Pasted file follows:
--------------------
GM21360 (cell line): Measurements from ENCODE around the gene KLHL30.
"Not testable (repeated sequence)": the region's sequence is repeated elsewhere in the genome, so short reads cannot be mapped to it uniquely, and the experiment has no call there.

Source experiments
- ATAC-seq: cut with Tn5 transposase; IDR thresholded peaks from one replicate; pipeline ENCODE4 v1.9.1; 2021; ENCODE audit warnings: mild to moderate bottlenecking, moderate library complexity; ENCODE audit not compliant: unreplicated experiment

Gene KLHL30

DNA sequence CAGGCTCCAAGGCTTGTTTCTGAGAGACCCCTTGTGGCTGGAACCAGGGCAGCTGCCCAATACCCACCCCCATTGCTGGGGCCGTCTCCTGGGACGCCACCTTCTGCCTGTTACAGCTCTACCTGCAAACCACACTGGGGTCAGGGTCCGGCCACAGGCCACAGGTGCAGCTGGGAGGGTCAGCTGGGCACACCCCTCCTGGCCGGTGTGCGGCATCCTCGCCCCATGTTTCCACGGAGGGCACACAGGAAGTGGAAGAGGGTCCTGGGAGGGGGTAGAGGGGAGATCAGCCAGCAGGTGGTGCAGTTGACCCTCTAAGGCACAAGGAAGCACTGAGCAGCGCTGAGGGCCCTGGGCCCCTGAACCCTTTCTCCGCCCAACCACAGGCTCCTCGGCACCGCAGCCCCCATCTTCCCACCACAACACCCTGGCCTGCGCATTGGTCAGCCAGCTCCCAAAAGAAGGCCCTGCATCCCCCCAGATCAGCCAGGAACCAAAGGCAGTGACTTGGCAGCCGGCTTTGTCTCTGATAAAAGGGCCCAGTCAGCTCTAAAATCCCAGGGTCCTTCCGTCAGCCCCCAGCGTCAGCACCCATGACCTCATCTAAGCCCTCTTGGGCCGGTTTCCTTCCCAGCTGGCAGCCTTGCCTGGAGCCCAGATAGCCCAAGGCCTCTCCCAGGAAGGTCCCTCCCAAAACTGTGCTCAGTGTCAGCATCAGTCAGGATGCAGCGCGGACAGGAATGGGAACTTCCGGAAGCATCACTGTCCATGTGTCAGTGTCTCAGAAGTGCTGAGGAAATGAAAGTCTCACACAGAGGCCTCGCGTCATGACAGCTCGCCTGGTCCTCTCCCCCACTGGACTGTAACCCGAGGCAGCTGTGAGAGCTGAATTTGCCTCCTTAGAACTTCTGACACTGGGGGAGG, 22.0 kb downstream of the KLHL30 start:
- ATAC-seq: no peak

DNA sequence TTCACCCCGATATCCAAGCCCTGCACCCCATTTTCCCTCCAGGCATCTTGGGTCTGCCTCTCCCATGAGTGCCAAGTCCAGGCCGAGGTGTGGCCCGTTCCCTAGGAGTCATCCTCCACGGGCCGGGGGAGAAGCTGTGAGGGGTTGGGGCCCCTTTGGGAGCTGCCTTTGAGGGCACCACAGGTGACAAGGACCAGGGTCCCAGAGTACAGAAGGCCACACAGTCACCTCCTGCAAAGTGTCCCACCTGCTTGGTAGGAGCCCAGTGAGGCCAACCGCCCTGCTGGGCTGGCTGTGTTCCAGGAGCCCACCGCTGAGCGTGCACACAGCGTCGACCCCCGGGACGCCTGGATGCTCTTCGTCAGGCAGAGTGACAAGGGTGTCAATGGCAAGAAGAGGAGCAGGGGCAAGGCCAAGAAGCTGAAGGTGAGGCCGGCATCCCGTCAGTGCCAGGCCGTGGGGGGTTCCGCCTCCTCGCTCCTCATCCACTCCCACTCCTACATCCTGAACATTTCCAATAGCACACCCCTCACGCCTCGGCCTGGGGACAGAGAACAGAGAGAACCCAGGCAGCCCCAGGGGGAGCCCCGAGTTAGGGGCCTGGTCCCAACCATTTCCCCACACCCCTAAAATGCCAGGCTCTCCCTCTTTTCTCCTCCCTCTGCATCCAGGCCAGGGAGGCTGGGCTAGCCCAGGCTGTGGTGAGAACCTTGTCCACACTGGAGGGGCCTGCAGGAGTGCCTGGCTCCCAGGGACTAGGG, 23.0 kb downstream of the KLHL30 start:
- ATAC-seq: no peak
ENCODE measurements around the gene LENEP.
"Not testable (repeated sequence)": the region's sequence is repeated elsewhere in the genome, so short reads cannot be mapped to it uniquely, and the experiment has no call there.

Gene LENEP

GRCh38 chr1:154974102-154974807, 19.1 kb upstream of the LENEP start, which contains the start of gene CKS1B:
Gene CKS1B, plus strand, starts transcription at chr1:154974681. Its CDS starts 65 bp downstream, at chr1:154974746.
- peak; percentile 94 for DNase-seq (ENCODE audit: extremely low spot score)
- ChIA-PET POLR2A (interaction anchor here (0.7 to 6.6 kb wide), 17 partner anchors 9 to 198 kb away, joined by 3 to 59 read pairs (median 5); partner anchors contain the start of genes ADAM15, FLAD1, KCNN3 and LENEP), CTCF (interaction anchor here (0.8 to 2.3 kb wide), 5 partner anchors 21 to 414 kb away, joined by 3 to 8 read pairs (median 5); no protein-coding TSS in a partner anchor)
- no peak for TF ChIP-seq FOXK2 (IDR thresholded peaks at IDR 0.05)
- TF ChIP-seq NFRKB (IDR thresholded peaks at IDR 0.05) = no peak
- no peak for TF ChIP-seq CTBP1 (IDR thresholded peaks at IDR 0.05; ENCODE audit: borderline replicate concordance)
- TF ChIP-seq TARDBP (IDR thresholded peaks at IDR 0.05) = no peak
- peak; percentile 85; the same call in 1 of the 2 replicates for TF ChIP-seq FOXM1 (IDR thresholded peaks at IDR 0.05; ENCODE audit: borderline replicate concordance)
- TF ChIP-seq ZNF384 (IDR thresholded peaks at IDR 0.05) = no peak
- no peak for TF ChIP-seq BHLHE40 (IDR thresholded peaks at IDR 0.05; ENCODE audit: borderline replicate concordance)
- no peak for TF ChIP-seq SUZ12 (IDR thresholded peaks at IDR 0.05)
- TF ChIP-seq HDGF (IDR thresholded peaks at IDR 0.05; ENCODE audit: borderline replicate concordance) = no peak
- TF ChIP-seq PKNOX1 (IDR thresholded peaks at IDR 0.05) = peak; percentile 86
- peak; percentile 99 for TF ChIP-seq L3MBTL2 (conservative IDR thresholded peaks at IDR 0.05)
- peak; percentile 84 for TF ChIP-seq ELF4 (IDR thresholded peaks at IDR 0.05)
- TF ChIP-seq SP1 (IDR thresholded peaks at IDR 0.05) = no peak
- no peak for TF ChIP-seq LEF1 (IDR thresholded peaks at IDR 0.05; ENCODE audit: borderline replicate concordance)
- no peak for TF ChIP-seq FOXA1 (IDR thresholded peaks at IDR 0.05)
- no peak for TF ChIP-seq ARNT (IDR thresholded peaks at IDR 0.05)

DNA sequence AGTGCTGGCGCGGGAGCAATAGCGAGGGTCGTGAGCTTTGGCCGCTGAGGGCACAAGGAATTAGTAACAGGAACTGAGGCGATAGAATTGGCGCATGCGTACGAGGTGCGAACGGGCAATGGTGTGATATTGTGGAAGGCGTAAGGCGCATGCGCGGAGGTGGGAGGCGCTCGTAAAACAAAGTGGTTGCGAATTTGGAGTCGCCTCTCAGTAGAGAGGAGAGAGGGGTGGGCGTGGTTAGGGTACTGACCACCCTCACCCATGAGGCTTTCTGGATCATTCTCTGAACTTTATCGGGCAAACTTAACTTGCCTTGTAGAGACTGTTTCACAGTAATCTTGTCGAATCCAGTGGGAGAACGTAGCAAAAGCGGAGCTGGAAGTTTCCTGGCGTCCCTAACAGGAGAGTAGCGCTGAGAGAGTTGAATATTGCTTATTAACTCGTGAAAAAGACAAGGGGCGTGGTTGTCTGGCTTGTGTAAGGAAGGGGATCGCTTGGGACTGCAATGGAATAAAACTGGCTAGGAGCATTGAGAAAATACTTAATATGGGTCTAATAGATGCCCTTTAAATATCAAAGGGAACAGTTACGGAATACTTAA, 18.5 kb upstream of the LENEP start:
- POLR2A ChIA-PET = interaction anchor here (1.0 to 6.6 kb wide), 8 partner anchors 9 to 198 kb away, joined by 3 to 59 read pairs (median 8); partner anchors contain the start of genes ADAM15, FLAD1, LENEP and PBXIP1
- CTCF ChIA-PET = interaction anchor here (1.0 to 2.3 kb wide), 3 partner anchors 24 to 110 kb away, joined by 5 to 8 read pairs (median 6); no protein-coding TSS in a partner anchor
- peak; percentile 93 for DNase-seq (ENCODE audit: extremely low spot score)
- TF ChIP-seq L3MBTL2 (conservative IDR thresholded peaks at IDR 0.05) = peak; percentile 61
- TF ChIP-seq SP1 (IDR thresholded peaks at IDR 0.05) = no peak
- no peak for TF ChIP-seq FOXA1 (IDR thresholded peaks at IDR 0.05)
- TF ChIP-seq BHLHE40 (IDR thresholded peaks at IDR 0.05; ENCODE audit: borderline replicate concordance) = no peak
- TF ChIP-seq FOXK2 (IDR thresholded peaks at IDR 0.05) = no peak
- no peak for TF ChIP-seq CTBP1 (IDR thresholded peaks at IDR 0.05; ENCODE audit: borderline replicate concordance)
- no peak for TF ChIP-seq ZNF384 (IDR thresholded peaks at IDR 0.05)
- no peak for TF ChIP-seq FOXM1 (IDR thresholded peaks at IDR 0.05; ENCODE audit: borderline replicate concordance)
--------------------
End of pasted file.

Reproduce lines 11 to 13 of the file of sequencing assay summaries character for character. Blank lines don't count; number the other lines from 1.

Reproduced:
"Not testable (repeated sequence)": the region's sequence is repeated elsewhere in the genome, so short reads cannot be mapped to it uniquely, and the experiment has no call there.

Gene LENEP

GRCh38 chr1:154974102-154974807, 19.1 kb upstream of the LENEP start, which contains the start of gene CKS1B: